As a legal recruiter, I have been hearing from an increasing number of Big Law associates who are concerned about layoffs as we head into performance review and bonus season.
While some of these associates are worried simply because there is uncertainty in the economy, there are other valid reasons for concern. Either way, here are some questions that all associates should be thinking about right now.
How concerned should you be about the market?
Although the market has undoubtedly slowed, I do not anticipate large-scale layoffs like those we saw during 2008 recession. Such layoffs had a ripple effect on associate recruiting that lasted almost a decade—firms struggled to hire qualified mid-level and senior associates when workflow resumed.
Especially coming off a year like 2021, when demand soared and lateral associate hiring hit a feverish pace, firms are likely to be cautious before making significant cuts.
That said, a handful of firms recently announced associate layoffs. It’s no consolation to those affected, but these layoffs have been widely viewed as a market correction by firms that over-hired in 2021.
Additional firms have conducted stealth layoffs, or reductions that are couched as performance-related. That number is likely to increase as we approach year-end .
Based on my conversations with law firm leaders and partners, most firms are planning to avoid large-scale cuts at this time, but might let go of some under-performing associates and certain associates in slower and/or less strategically important practice areas.
When should you worry about your own job security?
No matter the state of the market, it is critically important for all associates to thoroughly evaluate their careers to make sure they are properly positioned to achieve their future goals. At the risk of oversimplifying, if your billable hours are low, you probably have some reason to pause.
Of course, one’s workflow will ebb and flow even in the best of times, but if there is sustained slowness—as opposed to a sluggish few weeks or a break between matters—it is important to take it seriously.
Whenever associates come to me concerned about their hours, I always ask the same questions: Are the other associates in your group also seeing a slowdown? Have you proactively and consistently asked for work?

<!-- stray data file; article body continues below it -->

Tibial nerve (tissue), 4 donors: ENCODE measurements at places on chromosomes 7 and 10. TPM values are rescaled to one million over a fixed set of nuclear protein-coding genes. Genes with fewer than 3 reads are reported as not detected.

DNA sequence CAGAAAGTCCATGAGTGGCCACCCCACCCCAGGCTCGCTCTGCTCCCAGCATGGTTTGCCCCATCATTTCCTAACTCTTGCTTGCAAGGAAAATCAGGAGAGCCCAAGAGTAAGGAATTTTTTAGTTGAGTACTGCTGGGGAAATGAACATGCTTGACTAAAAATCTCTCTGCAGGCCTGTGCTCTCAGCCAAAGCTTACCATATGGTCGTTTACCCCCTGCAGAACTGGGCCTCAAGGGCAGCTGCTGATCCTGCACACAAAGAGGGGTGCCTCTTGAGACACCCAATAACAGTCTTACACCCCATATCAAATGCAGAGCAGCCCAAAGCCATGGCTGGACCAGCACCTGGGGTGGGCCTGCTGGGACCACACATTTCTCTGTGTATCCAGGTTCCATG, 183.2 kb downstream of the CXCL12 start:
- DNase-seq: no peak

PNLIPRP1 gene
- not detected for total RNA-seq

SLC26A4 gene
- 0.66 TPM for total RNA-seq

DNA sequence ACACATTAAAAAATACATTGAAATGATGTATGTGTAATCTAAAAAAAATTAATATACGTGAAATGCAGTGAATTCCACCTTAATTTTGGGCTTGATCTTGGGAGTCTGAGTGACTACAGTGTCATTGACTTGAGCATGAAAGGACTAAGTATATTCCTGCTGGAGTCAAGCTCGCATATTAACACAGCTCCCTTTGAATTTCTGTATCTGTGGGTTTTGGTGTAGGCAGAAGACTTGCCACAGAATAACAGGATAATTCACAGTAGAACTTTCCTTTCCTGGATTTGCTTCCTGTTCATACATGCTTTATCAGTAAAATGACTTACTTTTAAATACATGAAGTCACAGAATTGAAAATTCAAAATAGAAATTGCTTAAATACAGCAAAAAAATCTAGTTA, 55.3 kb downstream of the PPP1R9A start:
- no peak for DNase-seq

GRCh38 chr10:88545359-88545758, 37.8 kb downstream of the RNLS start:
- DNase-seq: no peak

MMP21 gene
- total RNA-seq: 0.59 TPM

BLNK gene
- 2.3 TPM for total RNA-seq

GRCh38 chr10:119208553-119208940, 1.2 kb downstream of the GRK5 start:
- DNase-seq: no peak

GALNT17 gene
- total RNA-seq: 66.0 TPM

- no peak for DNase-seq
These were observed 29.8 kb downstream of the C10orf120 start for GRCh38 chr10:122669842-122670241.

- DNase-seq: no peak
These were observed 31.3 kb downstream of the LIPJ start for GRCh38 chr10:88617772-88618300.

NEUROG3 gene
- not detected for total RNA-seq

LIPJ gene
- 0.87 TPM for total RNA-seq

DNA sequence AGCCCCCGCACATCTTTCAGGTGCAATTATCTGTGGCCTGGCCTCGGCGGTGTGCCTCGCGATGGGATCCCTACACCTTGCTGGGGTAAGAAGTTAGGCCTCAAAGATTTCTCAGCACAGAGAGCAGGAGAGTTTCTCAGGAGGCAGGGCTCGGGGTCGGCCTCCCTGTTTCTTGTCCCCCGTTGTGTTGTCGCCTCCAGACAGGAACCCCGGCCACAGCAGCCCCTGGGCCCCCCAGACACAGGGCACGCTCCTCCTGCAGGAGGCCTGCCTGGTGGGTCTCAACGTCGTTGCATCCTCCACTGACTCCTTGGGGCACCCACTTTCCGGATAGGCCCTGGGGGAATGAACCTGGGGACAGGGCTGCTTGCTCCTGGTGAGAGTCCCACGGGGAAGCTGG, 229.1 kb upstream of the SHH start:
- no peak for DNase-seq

Have you asked the partners whether there are any new matters in the pipeline on which you might be staffed? Are you going into the office on a regular basis (a question I only started asking recently)?
In the vast majority of cases, the associate is already being quite proactive, but it is important to do everything you can within your control.
While low billable hours are the strongest signal, there are other factors that might also cause anxiety, such as lack of mentorship and training, poor integration, or challenging personality dynamics.
Especially in the current climate, associates should take all concerns seriously and use the opportunity to holistically assess the situation.
What should you do if you think you are at risk?
Associates who are concerned about job security should not bury their heads in the sand. It is crucial to your career development, even at an early stage.
First, associates should explore all potential avenues to improve the circumstances within their current firms. For example, if you are in a slow practice area, try to ask for work outside your department. Many firms are still busy, especially in countercyclical practices such as bankruptcy and litigation, and are open to repositioning their existing talent or retooling junior associates.
This may not be an ideal long-term solution, but it could offer a Band-Aid for the moment. Additionally, I recommend communicating any concerns to someone at your firm—perhaps a mentor or a partner outside your department—in order to seek specific guidance.
At the same time, associates should absolutely begin the process of exploring other opportunities. The first step is updating your resume to highlight your skill set and recent experience.
It is often helpful to connect with an experienced recruiter who can provide you with resume feedback and market information, as well as guide you through a potential search process.
Some associates ultimately decide to remain at their firms after exploring the market, but most still find tremendous value in the exercise of taking control of their careers. The lateral recruiting process can take several months, so it is best to start early—ideally before any impending timelines.
If, however, you are an unfortunate victim of a layoff, it is acceptable to be up front about your status to a prospective employer. Of course, this is a personal choice, but employers are often quite understanding so long as partner references are willing to speak on your behalf.
It is more complicated when the layoff is characterized as performance-related, but (if firm policy permits) I advise associates to still ask for recommendations in order to overcome any potential stigma. Alternatively, it can be helpful when associates are able to share positive past performance reviews.
This moment provides a valuable opportunity for all associates to look critically at their careers. Do not sit back and be complacent as the industry evolves. On the same note, though, it’s best not to make any rash decisions when emotions are running high.
Especially in uncertain economic times, it is even more important to make sure you are set up for long-term success.
This article does not necessarily reflect the opinion of Bloomberg Industry Group, Inc., the publisher of Bloomberg Law and Bloomberg Tax, or its owners.
Stephanie Biderman is a partner at Major, Lindsey & Africa who specializes in placing attorneys of all levels into national, international, regional and boutique law firms, and prominent in-house positions.